Date of Award


Document Type


Degree Name

Doctor of Philosophy (PhD)


Healthcare Genetics

Committee Chair/Advisor

Tracy Fasolino

Committee Member

Stephanie Davis

Committee Member

Vivian Haley-Zitlin

Committee Member

Puya Yazdi

Committee Member

Joseph Bible


This dissertation investigates the relationship between the omega-6 fatty acid, linoleic acid (LA), and the cardiovascular disease (CVD) risk marker apolipoprotein B (apoB). ApoB is considered to be the most important causal marker of CVD. However, the impact of LA on CVD risk has been subject to debate within the scientific literature, with various studies showing LA can decrease or increase apoB concentrations. To foster more clarity regarding this relationship, we first investigated all dietary, macronutrient, micronutrient, and nutrigenetic factors that impact concentrations of apolipoproteins via a narrative analysis approach. We found that more Westernized diets containing more processed foods, sugars, and saturated fats were more likely to raise apoB. In contrast, Mediterranean diets rich in vitamins, minerals, fiber, and omega-3 were more likely to decrease apoB. We then conducted a systematic review of randomized controlled trials investigating LA's impact on apoB, specifically noting for cooking with LA-containing seed or vegetable oil. While 133 studies were initially screened, only 3 met the inclusion criteria. None of the studies specifically evaluated cooking with LA-containing oil as an intervention, and only the three mentioned cooking with LA-containing oil as an option for exposure. No consensus was found among the three included studies regarding the impact on apoB. Since the most common exposure to LA-containing oil is via heated cooking, we suggest future studies evaluate this topic. We then explored a causal association of LA on apoB via a Mendelian Randomization approach. In this study, omega-6 polyunsaturated fat levels serve as the instrumental variable, LA is the exposure variable, and apoB is the outcome variable. Data for this study was obtained from the UK Biobank. To avoid confounders of the relationship between LA and apoB, subjects with a previous diagnosis of heart disease or on cholesterol-lowering medications, such as statins, were not included. A statistically significant correlation was found between LA and apoB when accounting for confounders of this relationship, with a two-stage least-squares analysis finding a causal association of LA on apoB concentrations, with the first stage of the analysis yielding an eigenvalue of 755.785 and F-statistic of 2796.93 and the second stage of the analysis yielding a statistically significant Wald chi2 value of 27276.48 and R2 of 0.6185. The findings from this study suggest a causal association of LA on apoB levels. When coupled with the conclusions of the previously mentioned studies, future investigations should seek to clarify the relationship between LA and apoB while accounting for the consumption of oxidized LA metabolites as well as genetic impacts on the metabolism of LA and its oxidized metabolites.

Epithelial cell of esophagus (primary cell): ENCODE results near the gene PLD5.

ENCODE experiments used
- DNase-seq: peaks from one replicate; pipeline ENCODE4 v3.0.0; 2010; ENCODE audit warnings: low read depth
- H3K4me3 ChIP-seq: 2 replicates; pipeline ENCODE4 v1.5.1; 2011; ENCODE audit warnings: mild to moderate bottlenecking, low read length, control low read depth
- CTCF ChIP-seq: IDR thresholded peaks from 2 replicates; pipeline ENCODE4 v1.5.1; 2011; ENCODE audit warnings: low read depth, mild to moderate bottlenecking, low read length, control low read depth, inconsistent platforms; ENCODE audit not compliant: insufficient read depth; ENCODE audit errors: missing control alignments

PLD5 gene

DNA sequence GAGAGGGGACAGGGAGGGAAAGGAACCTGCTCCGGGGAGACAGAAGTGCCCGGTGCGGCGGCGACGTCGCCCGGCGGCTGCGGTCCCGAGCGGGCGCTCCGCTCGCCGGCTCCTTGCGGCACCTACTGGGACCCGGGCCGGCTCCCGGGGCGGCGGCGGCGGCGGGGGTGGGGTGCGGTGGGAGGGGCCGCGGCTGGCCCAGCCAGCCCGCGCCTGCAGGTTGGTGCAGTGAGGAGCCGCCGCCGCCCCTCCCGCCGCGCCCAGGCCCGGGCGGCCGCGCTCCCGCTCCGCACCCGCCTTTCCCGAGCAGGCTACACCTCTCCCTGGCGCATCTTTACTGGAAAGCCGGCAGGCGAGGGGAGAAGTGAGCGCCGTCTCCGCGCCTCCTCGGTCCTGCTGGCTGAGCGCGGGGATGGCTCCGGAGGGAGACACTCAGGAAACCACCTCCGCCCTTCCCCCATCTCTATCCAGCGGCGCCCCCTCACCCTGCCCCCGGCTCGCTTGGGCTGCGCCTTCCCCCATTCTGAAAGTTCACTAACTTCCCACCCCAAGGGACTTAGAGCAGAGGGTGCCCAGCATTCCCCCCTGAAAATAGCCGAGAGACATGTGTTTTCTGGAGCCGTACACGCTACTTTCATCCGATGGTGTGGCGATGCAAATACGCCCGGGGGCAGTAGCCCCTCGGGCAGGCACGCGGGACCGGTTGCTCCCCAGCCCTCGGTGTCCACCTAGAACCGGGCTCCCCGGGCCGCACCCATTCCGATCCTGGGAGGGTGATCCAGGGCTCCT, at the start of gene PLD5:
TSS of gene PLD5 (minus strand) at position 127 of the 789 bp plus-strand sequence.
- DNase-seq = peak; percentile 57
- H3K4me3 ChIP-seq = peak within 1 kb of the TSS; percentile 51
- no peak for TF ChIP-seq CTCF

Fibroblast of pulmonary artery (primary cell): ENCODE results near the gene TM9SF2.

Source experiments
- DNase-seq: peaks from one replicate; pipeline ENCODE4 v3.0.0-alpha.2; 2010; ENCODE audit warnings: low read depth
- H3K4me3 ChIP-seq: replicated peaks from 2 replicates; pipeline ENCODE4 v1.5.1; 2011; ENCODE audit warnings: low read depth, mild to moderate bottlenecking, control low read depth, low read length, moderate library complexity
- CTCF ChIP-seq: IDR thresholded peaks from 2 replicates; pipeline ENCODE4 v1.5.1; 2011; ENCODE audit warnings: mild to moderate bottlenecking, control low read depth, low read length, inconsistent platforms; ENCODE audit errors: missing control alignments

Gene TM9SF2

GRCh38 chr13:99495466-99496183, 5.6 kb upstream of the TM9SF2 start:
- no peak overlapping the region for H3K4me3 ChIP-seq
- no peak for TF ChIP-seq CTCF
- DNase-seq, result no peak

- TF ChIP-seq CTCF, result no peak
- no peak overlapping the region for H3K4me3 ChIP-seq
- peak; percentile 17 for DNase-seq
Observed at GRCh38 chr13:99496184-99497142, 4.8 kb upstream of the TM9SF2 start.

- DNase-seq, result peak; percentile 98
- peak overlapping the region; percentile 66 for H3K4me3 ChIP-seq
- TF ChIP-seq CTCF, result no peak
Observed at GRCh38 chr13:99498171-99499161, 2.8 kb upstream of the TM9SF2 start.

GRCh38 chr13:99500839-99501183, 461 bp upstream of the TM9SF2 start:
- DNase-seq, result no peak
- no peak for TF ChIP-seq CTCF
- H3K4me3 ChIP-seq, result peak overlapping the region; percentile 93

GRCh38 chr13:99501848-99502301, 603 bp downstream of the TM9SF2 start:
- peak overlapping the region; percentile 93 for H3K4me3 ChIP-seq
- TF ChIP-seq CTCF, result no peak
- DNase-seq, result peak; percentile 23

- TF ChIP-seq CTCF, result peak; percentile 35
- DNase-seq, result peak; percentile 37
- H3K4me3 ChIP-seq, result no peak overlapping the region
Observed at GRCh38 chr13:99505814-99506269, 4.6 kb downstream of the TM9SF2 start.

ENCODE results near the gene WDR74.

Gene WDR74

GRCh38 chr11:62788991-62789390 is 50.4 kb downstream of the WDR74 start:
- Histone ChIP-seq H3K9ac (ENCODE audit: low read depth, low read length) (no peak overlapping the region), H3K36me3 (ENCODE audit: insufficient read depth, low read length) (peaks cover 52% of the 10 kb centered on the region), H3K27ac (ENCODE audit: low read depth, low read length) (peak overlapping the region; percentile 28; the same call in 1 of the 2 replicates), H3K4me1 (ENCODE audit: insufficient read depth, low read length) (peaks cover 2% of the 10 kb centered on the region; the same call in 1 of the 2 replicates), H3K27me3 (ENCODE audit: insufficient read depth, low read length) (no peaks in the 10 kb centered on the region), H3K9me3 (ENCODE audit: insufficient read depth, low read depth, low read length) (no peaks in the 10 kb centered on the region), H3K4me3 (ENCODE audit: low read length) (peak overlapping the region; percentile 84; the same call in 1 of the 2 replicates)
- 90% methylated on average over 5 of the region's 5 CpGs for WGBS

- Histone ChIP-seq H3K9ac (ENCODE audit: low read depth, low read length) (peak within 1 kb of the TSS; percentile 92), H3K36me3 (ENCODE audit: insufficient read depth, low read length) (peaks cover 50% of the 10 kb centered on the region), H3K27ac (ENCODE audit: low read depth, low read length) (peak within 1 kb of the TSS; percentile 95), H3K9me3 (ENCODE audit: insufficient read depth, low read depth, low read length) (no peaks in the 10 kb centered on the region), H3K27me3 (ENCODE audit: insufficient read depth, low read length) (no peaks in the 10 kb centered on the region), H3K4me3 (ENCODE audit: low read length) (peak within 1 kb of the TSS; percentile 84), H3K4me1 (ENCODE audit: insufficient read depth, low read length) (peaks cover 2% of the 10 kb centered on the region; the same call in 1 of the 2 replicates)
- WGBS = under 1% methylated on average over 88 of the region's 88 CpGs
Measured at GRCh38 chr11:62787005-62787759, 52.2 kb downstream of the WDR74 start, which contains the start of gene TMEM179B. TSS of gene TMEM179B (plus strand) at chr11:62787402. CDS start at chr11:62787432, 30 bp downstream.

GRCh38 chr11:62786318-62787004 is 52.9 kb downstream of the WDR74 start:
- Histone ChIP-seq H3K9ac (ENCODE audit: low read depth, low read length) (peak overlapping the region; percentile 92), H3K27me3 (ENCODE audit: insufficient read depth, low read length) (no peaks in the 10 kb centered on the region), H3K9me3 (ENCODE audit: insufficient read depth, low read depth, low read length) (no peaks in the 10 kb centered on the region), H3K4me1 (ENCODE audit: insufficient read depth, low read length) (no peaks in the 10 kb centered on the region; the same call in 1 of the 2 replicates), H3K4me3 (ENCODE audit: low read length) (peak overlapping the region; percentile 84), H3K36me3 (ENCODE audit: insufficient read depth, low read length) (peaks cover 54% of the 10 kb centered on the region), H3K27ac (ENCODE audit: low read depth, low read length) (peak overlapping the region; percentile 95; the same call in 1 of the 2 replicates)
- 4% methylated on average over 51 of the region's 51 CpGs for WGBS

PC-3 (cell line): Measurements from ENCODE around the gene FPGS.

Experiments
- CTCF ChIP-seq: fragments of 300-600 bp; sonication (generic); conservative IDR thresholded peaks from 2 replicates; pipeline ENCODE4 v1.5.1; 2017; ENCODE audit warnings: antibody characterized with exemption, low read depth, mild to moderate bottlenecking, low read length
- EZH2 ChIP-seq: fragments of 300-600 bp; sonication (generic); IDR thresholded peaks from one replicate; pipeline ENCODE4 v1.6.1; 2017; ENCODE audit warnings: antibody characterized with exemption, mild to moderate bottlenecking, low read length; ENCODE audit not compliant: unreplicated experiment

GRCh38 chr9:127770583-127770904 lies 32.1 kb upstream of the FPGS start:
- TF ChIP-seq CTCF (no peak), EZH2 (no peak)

Author ORCID Identifier


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